Each month we send out a newsletter to our oopoomoo newsletter subscribers with an assignment for the month. In March, we wanted photographers to show us a non-iconic view of an iconic location. We themed the assignment #league_landscape in honour of our new publishing project League magazine (which is now open for subscriptions and submissions). There was a lot of fabulous non-iconic assignment images shown by photographers in our oopoomoo Facebook group but one photographer, Janice Kretzer-Prysunka, really stood out with her portfolio of personal takes at iconic locations. Great work Janice!
We’re excited to share with you something we’ve been working on for awhile now. Introducing the League of Landscape Photographers! It’s a new community of like-minded photographers drawn together by similar interests, beliefs and values such as:
- the belief that photography is an art form not a craft, and that photographers are artists and not mere technicians
- a passion for the workings and integrity of the natural world which is expressed not only through artful, mindful photography projects, but also adherence to a personal code of ethics
- the belief that photography should be valued at the same level as other arts when it achieves high quality expression – photographers should be paid for their work
It’s too easy to look around the world and only see destruction and displacement. It’s much harder to focus on all the positive efforts that are being made to counter and contain some of the huge problems of the day. It’s too easy to engage in trophy travel in pursuit of social media ‘likes’. It’s much harder to turn your lens toward capturing changes happening in your own backyard. And it’s too easy to throw up your hands, shrug helplessly, and declare nothing will ever change when photographers, especially landscape and nature photographers are out there on the land, cameras in hand…making a difference with their art!
What the League is Not
The League of Landscape Photographers is a bit different from other groups.
The League is not a charity, society or non-profit but a grassroots, self-identified, loose collection of people who have posted their own code of ethics or value statement about how they conduct themselves. To join, you post to the world your own code of ethics and a statement that you are a member of the League of Landscape Photographers. That’s it. There’s no gate-keeping based on your level of photography skills. There is no one collecting fees from you to join. You are a League member when you act like a League member.
The League is not a conservation group. Political agendas of all stripes have pushed public discourse into simplistic, zero-sum debates. The world is not black and white – it’s full of colour. Similarly, while League photographers may engage with environmental issues, they do so to challenge attitudes and push assumptions not provide either/or documentaries or knee-jerk reactions. The League of Landscape Photographers is a group of artists who use their art as a window into their personal landscape.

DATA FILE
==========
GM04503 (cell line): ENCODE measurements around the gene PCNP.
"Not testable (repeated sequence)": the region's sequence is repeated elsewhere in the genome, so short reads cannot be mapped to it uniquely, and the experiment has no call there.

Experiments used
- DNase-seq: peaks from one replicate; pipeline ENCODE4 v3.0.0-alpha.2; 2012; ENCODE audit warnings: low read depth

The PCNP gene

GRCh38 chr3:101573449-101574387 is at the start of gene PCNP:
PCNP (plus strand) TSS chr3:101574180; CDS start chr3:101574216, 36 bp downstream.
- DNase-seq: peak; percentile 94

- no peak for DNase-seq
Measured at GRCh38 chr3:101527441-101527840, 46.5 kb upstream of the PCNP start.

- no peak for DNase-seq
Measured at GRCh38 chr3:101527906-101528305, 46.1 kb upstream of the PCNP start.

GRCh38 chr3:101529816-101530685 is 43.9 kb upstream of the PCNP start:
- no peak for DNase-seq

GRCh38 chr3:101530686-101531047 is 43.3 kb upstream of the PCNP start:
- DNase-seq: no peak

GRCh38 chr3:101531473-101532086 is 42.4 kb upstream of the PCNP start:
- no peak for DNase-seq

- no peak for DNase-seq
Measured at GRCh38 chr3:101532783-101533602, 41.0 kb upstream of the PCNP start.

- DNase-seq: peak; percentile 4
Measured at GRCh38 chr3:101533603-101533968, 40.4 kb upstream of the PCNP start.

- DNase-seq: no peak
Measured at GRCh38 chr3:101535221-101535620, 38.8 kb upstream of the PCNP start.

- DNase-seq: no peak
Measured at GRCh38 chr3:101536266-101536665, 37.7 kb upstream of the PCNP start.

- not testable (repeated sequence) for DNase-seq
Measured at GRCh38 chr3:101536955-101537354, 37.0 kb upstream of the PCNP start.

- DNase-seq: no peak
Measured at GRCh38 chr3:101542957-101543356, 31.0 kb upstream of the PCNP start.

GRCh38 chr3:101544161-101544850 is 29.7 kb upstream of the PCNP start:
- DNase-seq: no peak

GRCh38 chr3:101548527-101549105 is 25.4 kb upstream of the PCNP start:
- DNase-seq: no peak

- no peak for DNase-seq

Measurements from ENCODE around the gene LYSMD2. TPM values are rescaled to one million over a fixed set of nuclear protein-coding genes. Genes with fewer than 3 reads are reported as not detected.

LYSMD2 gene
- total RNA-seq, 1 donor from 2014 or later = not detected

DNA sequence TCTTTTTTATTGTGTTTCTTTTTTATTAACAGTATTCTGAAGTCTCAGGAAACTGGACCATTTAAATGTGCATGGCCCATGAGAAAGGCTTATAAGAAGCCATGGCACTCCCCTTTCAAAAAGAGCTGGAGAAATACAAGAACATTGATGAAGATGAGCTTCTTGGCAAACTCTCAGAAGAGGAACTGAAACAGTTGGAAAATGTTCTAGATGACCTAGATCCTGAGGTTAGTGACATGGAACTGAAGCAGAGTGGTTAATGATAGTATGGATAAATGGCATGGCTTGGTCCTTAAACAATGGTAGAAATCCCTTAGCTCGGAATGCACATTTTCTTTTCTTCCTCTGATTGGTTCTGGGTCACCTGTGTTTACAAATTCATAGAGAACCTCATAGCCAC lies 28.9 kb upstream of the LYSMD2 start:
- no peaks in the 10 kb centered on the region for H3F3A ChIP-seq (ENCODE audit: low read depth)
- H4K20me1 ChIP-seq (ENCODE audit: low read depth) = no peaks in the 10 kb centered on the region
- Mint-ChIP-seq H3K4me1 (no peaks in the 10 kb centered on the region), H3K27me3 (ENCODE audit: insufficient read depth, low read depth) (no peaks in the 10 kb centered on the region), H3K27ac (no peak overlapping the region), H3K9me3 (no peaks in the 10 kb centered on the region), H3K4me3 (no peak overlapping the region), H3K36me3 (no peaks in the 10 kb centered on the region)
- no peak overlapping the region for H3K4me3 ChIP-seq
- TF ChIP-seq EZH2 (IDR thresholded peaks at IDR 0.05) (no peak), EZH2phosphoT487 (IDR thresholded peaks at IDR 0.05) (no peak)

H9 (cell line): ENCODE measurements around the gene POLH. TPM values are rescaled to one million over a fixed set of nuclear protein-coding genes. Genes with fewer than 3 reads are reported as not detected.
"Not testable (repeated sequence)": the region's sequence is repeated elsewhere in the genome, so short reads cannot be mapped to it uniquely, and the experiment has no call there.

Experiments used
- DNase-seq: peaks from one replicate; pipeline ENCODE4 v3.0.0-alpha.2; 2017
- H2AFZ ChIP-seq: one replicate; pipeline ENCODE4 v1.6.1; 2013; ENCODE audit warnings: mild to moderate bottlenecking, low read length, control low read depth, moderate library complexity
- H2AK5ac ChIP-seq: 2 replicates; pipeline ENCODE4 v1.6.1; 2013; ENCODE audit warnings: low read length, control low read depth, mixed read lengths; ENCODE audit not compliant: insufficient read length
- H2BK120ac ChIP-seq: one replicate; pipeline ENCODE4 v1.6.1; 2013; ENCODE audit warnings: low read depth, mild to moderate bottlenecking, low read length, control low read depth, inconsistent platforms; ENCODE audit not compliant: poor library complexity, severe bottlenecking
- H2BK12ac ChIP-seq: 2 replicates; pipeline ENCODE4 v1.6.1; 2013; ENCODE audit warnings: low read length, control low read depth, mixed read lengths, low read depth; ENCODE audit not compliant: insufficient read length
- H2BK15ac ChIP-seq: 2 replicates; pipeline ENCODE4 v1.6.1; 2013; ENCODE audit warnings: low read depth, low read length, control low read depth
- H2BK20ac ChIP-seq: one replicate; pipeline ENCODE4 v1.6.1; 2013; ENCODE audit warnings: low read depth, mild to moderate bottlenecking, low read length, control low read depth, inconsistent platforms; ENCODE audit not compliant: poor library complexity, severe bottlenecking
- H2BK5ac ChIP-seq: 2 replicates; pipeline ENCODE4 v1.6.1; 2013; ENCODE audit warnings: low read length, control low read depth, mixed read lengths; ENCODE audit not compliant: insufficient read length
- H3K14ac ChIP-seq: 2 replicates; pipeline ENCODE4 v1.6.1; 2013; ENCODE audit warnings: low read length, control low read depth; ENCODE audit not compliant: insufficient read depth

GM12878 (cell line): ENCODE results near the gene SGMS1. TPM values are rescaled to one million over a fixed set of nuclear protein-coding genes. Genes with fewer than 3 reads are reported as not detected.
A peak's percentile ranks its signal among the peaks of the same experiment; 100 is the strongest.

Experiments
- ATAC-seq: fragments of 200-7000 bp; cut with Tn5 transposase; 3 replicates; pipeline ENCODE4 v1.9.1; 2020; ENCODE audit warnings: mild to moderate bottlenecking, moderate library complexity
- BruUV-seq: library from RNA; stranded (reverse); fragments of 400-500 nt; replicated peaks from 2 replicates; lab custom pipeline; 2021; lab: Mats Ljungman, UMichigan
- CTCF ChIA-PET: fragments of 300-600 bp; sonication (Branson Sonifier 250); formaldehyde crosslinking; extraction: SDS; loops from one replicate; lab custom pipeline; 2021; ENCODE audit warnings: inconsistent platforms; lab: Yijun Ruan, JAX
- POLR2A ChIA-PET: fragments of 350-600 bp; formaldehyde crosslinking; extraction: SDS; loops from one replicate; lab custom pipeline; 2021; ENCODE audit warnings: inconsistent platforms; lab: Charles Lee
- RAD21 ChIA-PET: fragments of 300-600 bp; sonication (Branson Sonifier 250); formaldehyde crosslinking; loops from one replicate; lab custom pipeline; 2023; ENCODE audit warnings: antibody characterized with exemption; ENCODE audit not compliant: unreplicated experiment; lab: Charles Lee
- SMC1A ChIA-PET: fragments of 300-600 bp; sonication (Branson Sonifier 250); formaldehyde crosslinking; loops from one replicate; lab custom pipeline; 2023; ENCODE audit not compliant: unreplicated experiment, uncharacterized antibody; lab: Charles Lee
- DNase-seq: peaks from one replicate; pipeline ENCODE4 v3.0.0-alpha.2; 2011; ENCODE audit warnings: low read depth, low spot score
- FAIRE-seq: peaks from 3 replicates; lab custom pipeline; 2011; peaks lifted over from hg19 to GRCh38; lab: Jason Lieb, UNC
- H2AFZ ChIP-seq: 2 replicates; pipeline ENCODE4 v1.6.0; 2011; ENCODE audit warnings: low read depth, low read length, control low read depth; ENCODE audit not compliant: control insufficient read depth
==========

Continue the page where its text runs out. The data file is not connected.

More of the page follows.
The League is not a calendar publishing company. One thing landscape and nature shooters have done well is bring to us stunning photos of the most glorious, enchanting and pure places on earth. The internet is crammed full of beautiful images with scenes apparently untouched by man. It’s gotten to the point where such images are almost dismissed, and the pursuit is on for the next best ‘wow’ image. But how helpful is this parade? League of Landscape Photographers dig deeper by directly addressing how humanity intersects and connects with the landscape. Instead of sanitized scenes devoid of reality, League members open their hearts to the realities in their communities and share with the world what their eyes are seeing.
It’s a Movement
We believe photographers, and especially nature and landscape photographers, are uniquely placed as artists to add thoughtful dialogue about contemporary woes. But they need a reputable platform for their work. Enter Part II of this announcement…we will be crowdfunding this spring to publish a high quality, art magazine featuring photography portfolios and projects of League members. This is it! This is the Big One for League members! Simply called League, this annual will be the vehicle of expression for many aspiring artists who have something to say about the world with their photography.
- Visit the League of Landscape Photographer’s website to learn more about the League, League magazine and for ideas on creating your own code of ethics.
- Post your code of ethics and join the League! Then get involved in the community by joining the League Facebook group or sharing on Instagram.
- Attend one of the upcoming events to help fundraise for League – or organize your own and donate to the campaign.
- Tell your friends! While not everyone is a photographer, we all love art. Be a patron of the arts by donating to the campaign. You can read more about the cost of publishing a magazine here. Join the League Newsletter for news and announcements – like the date sales open for League! Only a limited number of copies will be printed of the inaugural issue…make sure you get yours.